“Reduce, Reuse, Recycle” Revisited
Of the three ingredients in the environmental movement’s “reduce, reuse, recycle” mantra, “reduce” is most often overlooked. “Reuse” is celebrated by a culture of artists who transform would-be trash into sculptures, mosaics or birdhouses, and by a niche market of products that extend other goods’ lives (for example, a plastic bag drier and a toilet lid sink). “Recycle” is reinforced with public service announcements, bins, collection centers – even its own logo. But the idea of “reduce” in a capitalist, consumer goods-based economy struggles to find mainstream support.
Consumables – When Less is More
Consumables (or “soft goods”) are everywhere. You can’t avoid the inundation, but there are steps you can take to identify the best choices to reduce the impact of your shopping.
- Buying locally-produced goods whenever possible means less fuel and food preservatives are used in transportation and more local jobs are being sustained
- Buying in bulk means more goods for each dollar spent and less disposable packaging materials used
- Using a reusable shopping bag for your groceries means less plastic grocery bag waste floating on the breeze and washing up on beaches, and more control over your own waste footprint
Some companies like Pangea Organics offer 100% post-consumer recycled, biodegradable packaging. Buying from companies like this will immediately reduce your personal waste while encouraging the use of zero-waste packaging throughout the industry.
Non-Consumables – When More is Less
What about non-consumables (or “durable goods”), like that set of patio furniture you’d like for summer barbeques, new sheets for the kids’ beds or a new vacuum cleaner? The barrage of advertising we encounter almost every day often blurs the line between what we want and what we need, and can tempt us to buy things we didn’t even know existed just hours ago.
Part of this is human nature – in many cultures, a person’s possessions directly influence their social standing, whether those possessions are sports cars or chickens. It’s important, though sometimes difficult, to try to look at our personal consumption objectively and ask ourselves:
- Why do I want to purchase this item?
- How do I intend to use it to create welfare for myself or others?
- What do I plan to do with it once its utility is exhausted?
When it is time to make a purchase of larger, durable goods, oftentimes more is less. The old saying “you get what you pay for” usually holds true, especially for big ticket items. Manufacturers that adhere to stricter environmental standards or that have patented technologies and production methods generally have higher operating costs. When you buy from a company like this, you’re usually not paying a higher price for the name and reputation of the company. You’re paying for the responsible way their goods are produced, either because of environmental stewardship or because the item is well-made and will last you decades, not years. A little more money up front usually means less hassle, repairs, and waste in the future, and less stress on the planet.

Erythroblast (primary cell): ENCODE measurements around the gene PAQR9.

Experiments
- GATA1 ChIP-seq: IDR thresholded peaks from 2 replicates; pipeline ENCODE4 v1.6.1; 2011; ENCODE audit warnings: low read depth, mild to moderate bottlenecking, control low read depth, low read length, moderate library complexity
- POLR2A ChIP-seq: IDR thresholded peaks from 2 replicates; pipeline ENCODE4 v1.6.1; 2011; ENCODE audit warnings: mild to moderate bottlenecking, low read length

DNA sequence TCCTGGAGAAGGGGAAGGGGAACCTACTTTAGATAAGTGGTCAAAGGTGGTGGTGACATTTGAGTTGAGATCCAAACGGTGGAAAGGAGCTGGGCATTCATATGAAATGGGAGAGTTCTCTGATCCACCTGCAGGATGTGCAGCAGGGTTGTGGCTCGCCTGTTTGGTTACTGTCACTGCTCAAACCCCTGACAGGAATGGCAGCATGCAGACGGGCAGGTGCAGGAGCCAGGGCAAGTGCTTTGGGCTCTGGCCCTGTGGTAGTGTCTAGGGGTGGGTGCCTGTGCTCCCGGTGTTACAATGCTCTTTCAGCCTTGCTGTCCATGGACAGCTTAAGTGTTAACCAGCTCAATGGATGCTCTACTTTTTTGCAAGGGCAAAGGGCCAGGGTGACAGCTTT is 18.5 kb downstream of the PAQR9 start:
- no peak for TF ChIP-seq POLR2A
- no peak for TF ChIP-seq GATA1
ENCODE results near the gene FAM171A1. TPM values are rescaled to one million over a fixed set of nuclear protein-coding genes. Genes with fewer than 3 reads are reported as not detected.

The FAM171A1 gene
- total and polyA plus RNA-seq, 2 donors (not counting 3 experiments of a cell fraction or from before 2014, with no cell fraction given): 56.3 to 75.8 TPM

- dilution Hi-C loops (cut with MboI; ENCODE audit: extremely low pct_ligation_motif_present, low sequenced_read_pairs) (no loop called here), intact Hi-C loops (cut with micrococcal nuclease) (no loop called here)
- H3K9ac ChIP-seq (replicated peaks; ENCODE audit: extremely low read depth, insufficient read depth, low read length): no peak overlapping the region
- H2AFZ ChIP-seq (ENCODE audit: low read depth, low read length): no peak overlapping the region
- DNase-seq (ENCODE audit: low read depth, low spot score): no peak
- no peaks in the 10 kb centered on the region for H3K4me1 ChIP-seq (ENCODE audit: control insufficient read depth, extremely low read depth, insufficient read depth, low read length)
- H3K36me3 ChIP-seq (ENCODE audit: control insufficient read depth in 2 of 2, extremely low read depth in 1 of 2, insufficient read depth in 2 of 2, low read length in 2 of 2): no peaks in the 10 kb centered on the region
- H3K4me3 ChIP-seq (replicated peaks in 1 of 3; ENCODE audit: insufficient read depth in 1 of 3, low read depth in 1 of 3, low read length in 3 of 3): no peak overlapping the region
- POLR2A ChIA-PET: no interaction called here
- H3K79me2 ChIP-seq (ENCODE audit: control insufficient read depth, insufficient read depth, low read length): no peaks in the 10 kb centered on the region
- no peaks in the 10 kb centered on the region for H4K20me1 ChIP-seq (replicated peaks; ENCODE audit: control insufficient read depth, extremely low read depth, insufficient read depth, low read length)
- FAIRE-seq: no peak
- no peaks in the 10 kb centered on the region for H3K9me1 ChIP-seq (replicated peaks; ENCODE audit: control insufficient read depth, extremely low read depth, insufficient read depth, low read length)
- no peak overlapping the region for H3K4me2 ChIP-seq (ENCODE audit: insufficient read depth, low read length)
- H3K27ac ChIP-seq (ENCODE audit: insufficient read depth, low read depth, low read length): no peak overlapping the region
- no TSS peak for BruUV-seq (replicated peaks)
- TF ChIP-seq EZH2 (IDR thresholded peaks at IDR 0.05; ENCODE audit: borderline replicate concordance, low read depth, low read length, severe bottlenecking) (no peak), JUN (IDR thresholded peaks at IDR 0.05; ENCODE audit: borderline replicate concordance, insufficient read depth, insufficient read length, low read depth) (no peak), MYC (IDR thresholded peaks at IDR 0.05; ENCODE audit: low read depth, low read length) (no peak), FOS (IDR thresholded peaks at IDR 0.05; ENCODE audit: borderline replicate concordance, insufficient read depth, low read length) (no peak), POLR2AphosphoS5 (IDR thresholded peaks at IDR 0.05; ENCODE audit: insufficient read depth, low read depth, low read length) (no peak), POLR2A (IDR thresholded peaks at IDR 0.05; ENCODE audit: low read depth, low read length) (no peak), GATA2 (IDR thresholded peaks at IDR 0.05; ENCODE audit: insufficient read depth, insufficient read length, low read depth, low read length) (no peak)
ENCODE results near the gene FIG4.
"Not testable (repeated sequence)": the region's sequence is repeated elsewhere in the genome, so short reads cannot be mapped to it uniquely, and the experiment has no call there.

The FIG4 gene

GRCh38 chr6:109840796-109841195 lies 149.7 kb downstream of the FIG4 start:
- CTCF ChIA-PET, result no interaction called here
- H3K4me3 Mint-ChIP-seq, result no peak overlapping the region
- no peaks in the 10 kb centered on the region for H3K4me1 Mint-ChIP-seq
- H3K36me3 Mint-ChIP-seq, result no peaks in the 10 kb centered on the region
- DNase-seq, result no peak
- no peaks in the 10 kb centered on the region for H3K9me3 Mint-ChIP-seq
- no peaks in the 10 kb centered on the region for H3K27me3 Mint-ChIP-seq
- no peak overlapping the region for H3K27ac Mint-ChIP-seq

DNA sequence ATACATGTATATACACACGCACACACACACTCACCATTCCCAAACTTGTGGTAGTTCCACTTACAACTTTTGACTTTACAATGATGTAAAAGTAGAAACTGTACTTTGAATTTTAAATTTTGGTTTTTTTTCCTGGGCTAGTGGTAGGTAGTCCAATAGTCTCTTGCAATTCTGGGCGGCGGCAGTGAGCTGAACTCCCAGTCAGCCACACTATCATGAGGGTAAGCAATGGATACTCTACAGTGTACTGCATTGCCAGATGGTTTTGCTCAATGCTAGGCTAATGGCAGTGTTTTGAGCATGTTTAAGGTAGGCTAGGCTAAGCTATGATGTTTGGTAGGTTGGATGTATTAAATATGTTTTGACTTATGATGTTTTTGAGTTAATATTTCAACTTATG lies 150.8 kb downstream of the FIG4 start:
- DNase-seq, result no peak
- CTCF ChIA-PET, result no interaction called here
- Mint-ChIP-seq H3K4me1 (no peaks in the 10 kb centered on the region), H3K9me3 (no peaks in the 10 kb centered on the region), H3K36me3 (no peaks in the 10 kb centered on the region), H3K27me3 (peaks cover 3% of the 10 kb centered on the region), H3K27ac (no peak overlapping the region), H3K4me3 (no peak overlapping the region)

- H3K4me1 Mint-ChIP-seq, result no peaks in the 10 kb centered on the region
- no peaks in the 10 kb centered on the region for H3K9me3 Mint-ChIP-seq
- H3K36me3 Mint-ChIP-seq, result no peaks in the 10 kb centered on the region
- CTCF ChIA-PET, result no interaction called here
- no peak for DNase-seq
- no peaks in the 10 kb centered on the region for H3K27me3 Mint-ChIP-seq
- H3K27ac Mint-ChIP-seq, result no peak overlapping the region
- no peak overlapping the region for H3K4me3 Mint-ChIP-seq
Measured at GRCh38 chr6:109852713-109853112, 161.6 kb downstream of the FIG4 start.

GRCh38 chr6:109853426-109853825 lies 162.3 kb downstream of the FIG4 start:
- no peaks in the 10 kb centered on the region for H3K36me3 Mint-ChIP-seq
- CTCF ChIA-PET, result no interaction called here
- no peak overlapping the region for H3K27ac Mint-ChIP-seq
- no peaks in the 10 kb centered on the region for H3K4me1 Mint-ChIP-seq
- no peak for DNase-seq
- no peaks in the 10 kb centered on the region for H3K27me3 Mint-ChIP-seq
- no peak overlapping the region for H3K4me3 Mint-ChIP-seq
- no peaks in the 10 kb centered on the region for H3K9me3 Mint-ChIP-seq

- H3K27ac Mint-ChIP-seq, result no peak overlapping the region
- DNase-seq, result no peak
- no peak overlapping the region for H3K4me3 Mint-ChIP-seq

So if you’re going to buy that set of patio furniture, is it really worth saving $150 on a cheaper plastic set that could begin cracking and breaking down after just a few years instead of going with a 100% recycled, 100% recyclable Poly-Wood or Forest Stewardship Council-certified set with higher quality standards and a longer warranty?
Everyone accumulates possessions over time and the longer you’re settled somewhere, the more stuff you acquire. It’s a product of human nature, and accelerated by the era and society we live in, and it’s usually not worried about until moving day takes much longer than expected because of all that stuff you forgot about!
Well, the Earth is certainly aware of what you’re accumulating because most goods eventually outlive their usefulness and must be discarded, and it’s what these goods are made of and how we choose to dispose of them that have the final say on their impact on the planet.
So remember to follow the three Rs, and remember what order they appear in:
- Reduce the amount of goods you bring into your home
- Reuse those goods whenever possible
- And when the time does come to get rid of things, recycle anything you can
And the next time you come across some of your unnecessary clutter, let it serve as a reminder to consider why we buy what we buy. If we begin screening our consumption habits by asking questions like “Why do I need this?”, “Where and how was it produced?” and “What happens when I no longer need it?” and answering honestly, the “reduce, reuse, recycle” mantra becomes easier than ever to integrate with our own lives.
Clean Your Plate
- A government study found that America wastes 27% of the food available for consumption
- An EPA study found that Americans generate 30 million tons of food waste each year and 98% is not composted
- Food and yard waste compose 23% of all U.S. waste and can easily be turned into compost
- Food waste that ends up in landfills is far more likely to be cut off from oxygen and produce methane, a greenhouse gas far more damaging than carbon dioxide
Source: New York Times